In the meantime, what's your personal threshold? Are you happy to read about tragedy and heartbreak as long as you're left with something to hope for at the end? Do you even need that last bit of light, or are you right into the apocalyptic stuff? Or do you find yourself switching off once the poor characters have been through the wringer and back more times than is strictly reasonable?
What keeps your reading (and writing) glass half full, or half empty?
Wednesday, July 13, 2011
This will, of necessity, be a short post. I’m suffering from a nasty head cold, the kids are home on three weeks of school holidays, and it’s winter and it’s bloody cold. Humph.
But really, I’m secretly very happy with this situation. Because due to this alchemy of sickness, lack of need to rush out the door each morning and absolutely no desire to do so because it’s freaking freezing, I have been discovering – and positively wallowing in – the pleasure of writing in bed.
Warm quilts plumped around me. A cat or two curled against my side. A steaming cup of mint tea on the bedside table … ah, bliss! I wrote in bed until a very obscene hour today, rising only to throw cat food in the cats’ bowls and cereal in the kids’.
Very Barbara Cartland of me ...
... but I’m loving it.
So tell me. Where is your most indulgent, most enjoyable, place to write?
Tuesday, July 12, 2011
First, I have to apologize for my prolonged absence from ATWOP. Things in real life have been keeping me very busy as of late. Most of it isn't very exciting, but one very good thing is that I'm closing in on that ever-elusive "the end" to one of my manuscripts. It's going a bit slower than I had hoped, but I'm trudging forward a bit at a time. If I just had a few extra hours in every day... :) You know how it goes.
One of the more interesting things I've had on my plate these past weeks is finishing up putting together a cookbook of all of my grandmother's recipes. My grandmother was a wonderful cook, and when she passed three years ago, her recipe boxes were somewhat of a hot commodity. Everyone wanted to get his/her hands on all of the goodies she had in there, and my aunt and I took it upon ourselves to compile them all together into one book.
Well, this is definitely one of those projects that you take on without knowing how much work it really encompasses. I'll be honest and say that I didn't type a single recipe until this last week or so. My aunt did some work right out of the gate, but the project very quickly fell to the wayside as real life pushed in. Much easier to focus on the "have to's" than the "when I have time's." We all know the drill.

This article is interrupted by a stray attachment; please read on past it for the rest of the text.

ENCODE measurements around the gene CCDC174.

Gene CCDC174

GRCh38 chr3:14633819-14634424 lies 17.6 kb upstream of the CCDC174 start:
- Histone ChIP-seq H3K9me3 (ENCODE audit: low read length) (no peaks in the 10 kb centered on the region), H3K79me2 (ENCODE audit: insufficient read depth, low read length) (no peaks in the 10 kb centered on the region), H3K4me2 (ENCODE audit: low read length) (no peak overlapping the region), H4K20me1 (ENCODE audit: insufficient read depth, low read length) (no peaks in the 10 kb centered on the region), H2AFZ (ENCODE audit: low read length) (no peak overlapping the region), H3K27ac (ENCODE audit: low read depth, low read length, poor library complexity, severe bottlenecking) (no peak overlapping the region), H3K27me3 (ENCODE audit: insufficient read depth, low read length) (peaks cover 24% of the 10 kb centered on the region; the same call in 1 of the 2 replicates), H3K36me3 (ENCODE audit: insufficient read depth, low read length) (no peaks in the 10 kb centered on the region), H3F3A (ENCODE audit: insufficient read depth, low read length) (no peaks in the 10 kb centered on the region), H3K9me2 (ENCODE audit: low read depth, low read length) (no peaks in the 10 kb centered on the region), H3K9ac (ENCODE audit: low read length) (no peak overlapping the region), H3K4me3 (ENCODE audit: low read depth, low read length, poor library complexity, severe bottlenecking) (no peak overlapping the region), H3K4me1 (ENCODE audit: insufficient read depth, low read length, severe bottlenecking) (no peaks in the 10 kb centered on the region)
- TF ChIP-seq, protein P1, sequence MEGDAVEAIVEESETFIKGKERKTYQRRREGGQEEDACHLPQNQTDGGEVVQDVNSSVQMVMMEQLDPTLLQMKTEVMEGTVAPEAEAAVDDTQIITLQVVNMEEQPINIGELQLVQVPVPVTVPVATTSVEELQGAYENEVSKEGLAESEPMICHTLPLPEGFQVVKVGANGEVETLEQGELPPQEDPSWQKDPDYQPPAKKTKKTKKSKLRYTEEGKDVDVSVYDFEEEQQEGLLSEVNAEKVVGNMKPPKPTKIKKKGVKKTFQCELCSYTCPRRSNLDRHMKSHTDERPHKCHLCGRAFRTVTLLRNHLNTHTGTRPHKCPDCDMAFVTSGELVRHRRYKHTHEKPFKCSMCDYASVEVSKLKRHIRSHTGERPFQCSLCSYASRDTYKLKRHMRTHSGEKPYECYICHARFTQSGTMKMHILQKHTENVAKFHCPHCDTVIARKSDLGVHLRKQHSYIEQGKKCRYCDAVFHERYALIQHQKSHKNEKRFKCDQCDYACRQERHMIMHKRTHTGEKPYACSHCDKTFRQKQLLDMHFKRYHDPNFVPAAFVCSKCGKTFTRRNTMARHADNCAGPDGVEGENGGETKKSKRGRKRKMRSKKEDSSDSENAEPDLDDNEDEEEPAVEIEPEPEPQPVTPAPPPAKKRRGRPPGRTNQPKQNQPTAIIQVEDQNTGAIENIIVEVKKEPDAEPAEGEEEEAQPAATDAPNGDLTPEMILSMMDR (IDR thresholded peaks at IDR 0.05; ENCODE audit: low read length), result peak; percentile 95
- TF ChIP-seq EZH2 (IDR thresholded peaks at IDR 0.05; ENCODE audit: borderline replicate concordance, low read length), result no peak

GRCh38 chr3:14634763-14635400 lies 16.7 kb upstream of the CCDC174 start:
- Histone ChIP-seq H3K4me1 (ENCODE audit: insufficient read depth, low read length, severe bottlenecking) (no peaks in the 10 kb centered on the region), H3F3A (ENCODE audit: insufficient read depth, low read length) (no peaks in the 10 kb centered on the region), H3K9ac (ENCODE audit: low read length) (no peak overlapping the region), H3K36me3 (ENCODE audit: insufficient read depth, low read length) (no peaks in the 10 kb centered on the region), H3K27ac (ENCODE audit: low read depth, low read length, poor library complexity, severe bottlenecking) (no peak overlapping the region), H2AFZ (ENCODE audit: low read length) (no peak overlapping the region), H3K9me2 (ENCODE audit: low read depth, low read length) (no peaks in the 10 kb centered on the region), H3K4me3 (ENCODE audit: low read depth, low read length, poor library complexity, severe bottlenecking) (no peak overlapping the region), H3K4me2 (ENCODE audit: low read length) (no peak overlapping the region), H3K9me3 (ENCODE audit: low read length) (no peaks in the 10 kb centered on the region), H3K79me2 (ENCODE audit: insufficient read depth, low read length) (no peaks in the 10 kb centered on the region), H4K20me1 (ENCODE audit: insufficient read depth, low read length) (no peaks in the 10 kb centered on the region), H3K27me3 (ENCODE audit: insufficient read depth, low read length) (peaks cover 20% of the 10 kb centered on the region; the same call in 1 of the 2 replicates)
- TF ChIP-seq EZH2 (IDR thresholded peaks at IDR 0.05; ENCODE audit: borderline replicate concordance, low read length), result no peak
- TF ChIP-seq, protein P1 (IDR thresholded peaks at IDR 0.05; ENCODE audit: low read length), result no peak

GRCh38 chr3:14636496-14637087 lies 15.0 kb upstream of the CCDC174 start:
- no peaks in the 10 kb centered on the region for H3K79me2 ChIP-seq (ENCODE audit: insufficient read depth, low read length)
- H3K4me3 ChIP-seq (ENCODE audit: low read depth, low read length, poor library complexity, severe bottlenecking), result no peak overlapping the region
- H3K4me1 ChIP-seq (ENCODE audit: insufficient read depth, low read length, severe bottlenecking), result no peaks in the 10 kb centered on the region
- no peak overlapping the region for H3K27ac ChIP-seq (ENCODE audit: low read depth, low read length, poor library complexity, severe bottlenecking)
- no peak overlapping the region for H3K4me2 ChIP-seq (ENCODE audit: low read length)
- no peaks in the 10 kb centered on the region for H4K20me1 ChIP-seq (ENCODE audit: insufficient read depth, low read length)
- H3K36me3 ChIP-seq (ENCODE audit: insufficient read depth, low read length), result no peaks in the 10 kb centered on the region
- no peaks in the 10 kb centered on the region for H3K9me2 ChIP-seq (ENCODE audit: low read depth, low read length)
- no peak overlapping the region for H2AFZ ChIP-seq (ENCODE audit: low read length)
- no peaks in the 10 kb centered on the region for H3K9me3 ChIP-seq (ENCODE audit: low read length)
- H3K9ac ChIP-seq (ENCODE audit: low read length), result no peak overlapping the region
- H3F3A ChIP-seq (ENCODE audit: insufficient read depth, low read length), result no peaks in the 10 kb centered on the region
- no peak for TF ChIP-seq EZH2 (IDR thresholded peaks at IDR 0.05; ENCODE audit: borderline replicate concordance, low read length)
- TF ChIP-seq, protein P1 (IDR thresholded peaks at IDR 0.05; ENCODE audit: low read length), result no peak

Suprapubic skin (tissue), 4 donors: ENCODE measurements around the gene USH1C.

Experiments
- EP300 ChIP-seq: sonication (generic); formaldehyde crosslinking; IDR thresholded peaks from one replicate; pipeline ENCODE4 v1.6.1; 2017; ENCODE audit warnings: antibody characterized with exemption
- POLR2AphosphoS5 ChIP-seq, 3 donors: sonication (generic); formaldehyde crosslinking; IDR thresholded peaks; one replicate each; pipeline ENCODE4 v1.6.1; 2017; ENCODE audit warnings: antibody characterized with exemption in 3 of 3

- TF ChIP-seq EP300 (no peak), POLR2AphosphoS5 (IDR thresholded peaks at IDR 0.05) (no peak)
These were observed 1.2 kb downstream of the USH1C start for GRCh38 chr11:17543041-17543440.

Fast forward to almost three years later, and the book still isn't finished--something I've heard a lot about--mainly from my mother and sister. My mother not only wants the book, but she's also the one who will be keeping the original recipe boxes and books. So I guess you could say her impatience level is at a high because she can't wait to get her hands on all of the hidden treasures she remembers from her childhood. We're holding that all up, so my aunt and I decided we would get it all done before she arrives here in August.
So yes, add one more thing to my already hectic schedule. Typing what feels like a gazillion recipes into a word doc. It wasn't a chore I relished, but I was determined to finish what I had committed myself to.
It was mostly pretty boring work. My grandmother collected a lot of recipes from people over the years, and after you type so many, you start drifting off mid 1/2 C. of sugar...
Then, I hit some of the more...loose recipes. :)
My grandmother was, like I said, a wonderful cook. But getting her to sit down and actually write out the recipes for her various dishes was quite a chore. The woman didn't measure things...and heck, she probably never made a dish the same way twice. When I first started typing recipes, I was covering some of the more "structured" dishes -- cakes and the like that are pretty rigid in details because they have to be.
Towards the end, my grandmother's flair really started to come out. Soups, and sauces, and random salads. Heck, there were "recipes" that were simply lists of ingredients (Actual directions, order or amounts..who needs those, Grandma?)... "recipes" that had lines such as "a bunch of sliced spuds" or "a handful of carrots"...